For the mite genus, see Tydeus (mite).
Tydeus and Ismene. Side A from a Corinthian black-figure amphora, ca. 560 BC.

In Greek mythology, Tydeus (/ˈtdiəs, -djs, ˈtɪdiəs/; Greek: Τυδεύς Tūdeus) was an Aeolian hero of the generation before the Trojan War. He was one of the Seven Against Thebes, and the father of Diomedes, who is frequently known by the patronymic Tydides.


Tydeus was a son of Oeneus and either Periboea, Oeneus's second wife, or Gorge, Oeneus's daughter. He was the husband of Deipyle, the mother of Diomedes.

Tydeus was banished from Calydon by his uncle Agrius, because he killed either his brother or a different uncle or six of his cousins. He travelled to Argos, where he married Deipyle, daughter of king Adrastus.

Seven against Thebes

Gathering of the Seven

While housing Tydeus, King Adrastus of Argos also lodged Polynices, the exiled son of Oedipus who had shared the rule of Thebes with his brother Eteocles before he was expelled by the latter. Late one night, the two young exiles got into a fierce dispute over the guest room in Adrastus’s palace. Awakened by the clamor, Adrastus rushed to the hall to find the two men locked in a brawl. It was then that Adrastus recalled a prophecy that had instructed him to “yoke his daughters to a boar and a lion”.[1] Adrastus recognized Tydeus as the boar and Polynices as the lion (either by the ferocious manner in which they fought, the animals emblazoned on their shields,[2] or the animal skins they wore[3]) and wed his daughters to them, keeping them as his sons-in-law in Argos.

Through marriage into Adrastus’s family, Polynices and Tydeus became princes of Argos, had children, and generally lived well. Adrastus promised that he would help restore their kingdoms to them (or in other versions of the myth, Polynices asks Adrastus to help him take back Thebes[4])) and he orchestrated the construction of the seven armies that became known as Seven Against Thebes. The armies were raised from Argolis (the area around Argos), the largest army that had ever appeared in Greece till that time.

Nemean Games

Shortly after the expedition arrived in Nemea, the young son of King Lycourgos was killed by a snake. In turn, Adrastus’s men killed the serpent, buried the boy and held the first Nemean Games in his honor (alternate stories cite Heracles' triumph over the Nemean Lion as the cause of the first games). Tydeus won the boxing event at these games.[5]

Envoy to Thebes

When the expedition reached Cithaeron, Tydeus was sent ahead to demand that the Thebans reinstate Polynices. Frustrated with being ignored by Eteocles, Tydeus issued one-on-one challenges to multiple men and vanquished each one with power granted to him by Athena.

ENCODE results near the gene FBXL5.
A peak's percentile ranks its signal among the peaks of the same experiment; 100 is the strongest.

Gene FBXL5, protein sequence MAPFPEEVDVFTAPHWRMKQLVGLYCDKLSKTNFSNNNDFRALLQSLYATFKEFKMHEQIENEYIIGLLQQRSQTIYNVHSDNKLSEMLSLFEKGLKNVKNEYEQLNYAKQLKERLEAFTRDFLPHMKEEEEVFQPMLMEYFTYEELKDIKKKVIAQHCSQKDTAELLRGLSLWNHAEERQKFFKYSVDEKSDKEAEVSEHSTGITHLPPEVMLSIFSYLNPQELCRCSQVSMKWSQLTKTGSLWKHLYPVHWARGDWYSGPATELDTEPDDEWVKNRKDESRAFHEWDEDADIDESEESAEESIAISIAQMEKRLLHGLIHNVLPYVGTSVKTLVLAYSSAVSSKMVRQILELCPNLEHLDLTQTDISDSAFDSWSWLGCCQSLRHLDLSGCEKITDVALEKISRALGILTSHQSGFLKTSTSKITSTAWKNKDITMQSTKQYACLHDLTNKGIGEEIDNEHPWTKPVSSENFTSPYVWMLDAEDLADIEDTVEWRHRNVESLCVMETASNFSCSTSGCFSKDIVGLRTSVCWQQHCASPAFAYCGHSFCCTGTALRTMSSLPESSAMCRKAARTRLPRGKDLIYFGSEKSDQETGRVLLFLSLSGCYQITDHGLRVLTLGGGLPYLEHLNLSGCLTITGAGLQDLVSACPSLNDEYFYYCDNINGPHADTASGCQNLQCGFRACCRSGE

While Tydeus returned to his allies, the Thebans amassed a force of fifty men, led by Maeon and Polyphontes, and ambushed him. Tydeus killed every man with the exception of Maeon, whom he allowed to live due to signs from the gods.[6][7]

In literature and art

Tydeus is mentioned multiple times in the Iliad. One of the most notable mentions is in Book IV where Agamemnon reminds Diomedes of the deeds of his father Tydeus. In Agamemnon's story, when Tydeus entered Thebes with an embassy from the Argive camp, he challenged and defeated all the Theban leaders in single combats. Eteocles then sent Polyphontes and Maion with fifty men to ambush Tydeus on his way back to his army, but Tydeus killed all of them except Maion.[8]

Tydeus also appears in Aeschylus's play Seven against Thebes, as one of the "Seven", and in the same guise in Euripides' play The Phoenician Women. He faced off with the defender Melanippus and killed Melanippus, but was mortally wounded himself. In other versions of the myth, the detail is added that the goddess Athena had planned to make him immortal but refused after Tydeus in a hubristic fit devoured the brains of the defeated Melanippus.

The 7th century poet Mimnermus attributes the murder of Ismene, the sister of Antigone, to Tydeus. No other Classical writer mentions the story, but the scene is represented on a 6th-century Corinthian black-figure amphora now housed in the Louvre.[9]


  1. Apollodorus 3.6 (p. 51 Anthology of Classical Myth Translated by Stephen M. Trzaskoma)
  2. Apollodorus 3.6 (p. 51 Anthology of Classical Myth Translated by Stephen M. Trzaskoma)
  3. Hyginus (p. 237 Anthology of Classical Myth Translated by Stephen M. Trzaskoma)
  4. Hyginus (p. 237 Anthology of Classical Myth Translated by Stephen M. Trzaskoma)
  5. Apollodorus 3.6 (p. 51-2 Anthology of Classical Myth Translated by Stephen M. Trzaskoma)
  6. Homer, Iliad, 4. 394 ff
  7. Pseudo-Apollodorus 1.8.5, 3.6.1-8
  8. Homer. The Iliad (translated by Richmond Lattimore). Chicago: University of Chicago Press, 1951, p. 123.
  9. Easterling, P. E.; Knox, B. M. W. (1989). Cambridge History of Classical Literature: Early Greek Poetry. vol. 1, part 1. Cambridge University Press. p. 95. ISBN 0-521-35981-3.


Wikisource has the text of the 1911 Encyclopædia Britannica article Tydeus.
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